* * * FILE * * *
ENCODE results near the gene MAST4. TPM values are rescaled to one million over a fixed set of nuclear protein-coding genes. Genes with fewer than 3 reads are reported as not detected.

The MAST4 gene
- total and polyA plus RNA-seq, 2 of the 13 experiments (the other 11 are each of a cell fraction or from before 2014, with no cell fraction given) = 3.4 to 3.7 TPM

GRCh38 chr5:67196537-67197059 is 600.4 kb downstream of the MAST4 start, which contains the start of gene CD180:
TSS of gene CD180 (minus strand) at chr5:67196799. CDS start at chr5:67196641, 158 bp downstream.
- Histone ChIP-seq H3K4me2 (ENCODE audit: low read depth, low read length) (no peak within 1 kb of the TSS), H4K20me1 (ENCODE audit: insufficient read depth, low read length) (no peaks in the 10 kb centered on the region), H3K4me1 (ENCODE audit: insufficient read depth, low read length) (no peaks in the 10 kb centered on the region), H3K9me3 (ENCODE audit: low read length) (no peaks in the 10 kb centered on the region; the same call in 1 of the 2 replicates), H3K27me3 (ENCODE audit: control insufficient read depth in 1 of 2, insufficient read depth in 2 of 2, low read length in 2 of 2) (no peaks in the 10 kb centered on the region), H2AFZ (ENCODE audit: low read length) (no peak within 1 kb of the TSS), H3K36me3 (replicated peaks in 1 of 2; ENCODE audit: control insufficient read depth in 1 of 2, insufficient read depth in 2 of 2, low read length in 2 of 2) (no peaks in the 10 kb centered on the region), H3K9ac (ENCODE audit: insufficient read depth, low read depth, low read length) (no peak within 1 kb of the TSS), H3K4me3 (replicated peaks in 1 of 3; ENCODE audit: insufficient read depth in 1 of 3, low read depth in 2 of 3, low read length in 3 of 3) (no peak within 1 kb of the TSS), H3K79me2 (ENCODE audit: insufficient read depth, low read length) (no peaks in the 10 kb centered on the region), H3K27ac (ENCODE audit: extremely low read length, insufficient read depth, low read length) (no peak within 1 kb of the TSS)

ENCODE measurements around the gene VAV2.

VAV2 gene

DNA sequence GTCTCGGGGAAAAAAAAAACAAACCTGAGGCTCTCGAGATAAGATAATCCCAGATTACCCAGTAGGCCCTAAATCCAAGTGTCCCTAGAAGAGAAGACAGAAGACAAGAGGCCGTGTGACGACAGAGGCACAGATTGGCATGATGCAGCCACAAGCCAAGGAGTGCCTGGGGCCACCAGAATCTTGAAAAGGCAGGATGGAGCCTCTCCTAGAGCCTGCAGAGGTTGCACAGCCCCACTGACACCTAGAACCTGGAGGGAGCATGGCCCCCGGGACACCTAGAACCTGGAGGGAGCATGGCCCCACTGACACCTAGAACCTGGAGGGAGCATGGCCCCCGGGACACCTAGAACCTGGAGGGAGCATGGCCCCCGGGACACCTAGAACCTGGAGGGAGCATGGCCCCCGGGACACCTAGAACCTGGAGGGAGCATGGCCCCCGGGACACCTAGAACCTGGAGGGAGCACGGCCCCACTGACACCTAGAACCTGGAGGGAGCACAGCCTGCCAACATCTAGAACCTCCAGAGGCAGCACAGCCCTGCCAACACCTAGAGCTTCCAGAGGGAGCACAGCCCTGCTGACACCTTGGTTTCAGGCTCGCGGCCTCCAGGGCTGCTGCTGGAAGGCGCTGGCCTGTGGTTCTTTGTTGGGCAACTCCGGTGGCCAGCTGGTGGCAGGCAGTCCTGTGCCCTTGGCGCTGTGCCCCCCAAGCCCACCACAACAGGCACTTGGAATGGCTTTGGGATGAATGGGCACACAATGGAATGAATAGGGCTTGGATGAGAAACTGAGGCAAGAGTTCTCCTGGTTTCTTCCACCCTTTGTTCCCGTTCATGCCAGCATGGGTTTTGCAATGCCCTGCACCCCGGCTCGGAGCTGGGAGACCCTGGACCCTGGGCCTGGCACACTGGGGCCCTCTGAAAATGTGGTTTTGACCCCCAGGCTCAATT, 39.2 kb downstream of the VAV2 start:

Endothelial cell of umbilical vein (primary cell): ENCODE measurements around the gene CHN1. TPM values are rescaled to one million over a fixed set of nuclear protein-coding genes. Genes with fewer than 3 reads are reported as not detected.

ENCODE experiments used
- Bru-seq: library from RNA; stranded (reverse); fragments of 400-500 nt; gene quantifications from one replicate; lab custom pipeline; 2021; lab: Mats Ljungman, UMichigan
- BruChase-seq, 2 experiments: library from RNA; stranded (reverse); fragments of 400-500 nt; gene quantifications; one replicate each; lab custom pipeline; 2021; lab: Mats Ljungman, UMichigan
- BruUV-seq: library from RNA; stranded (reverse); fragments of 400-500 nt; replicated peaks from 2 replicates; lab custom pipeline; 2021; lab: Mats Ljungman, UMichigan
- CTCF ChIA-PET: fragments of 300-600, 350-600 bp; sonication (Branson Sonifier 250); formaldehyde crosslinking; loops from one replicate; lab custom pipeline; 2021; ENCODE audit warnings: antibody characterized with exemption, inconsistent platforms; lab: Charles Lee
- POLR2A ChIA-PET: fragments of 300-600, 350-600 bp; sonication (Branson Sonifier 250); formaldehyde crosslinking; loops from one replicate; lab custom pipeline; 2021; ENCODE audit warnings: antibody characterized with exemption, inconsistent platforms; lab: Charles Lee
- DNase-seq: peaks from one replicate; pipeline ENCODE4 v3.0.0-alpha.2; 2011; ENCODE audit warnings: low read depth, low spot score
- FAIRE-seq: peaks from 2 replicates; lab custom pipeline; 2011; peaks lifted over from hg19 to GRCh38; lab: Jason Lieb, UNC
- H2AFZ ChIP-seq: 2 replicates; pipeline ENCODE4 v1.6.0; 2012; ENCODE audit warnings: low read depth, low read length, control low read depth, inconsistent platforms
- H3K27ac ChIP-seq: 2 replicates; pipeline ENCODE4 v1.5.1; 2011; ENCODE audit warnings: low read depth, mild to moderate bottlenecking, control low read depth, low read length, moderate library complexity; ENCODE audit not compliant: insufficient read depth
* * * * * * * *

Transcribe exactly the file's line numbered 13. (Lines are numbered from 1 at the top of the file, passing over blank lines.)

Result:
- BruChase-seq, 2 experiments: library from RNA; stranded (reverse); fragments of 400-500 nt; gene quantifications; one replicate each; lab custom pipeline; 2021; lab: Mats Ljungman, UMichigan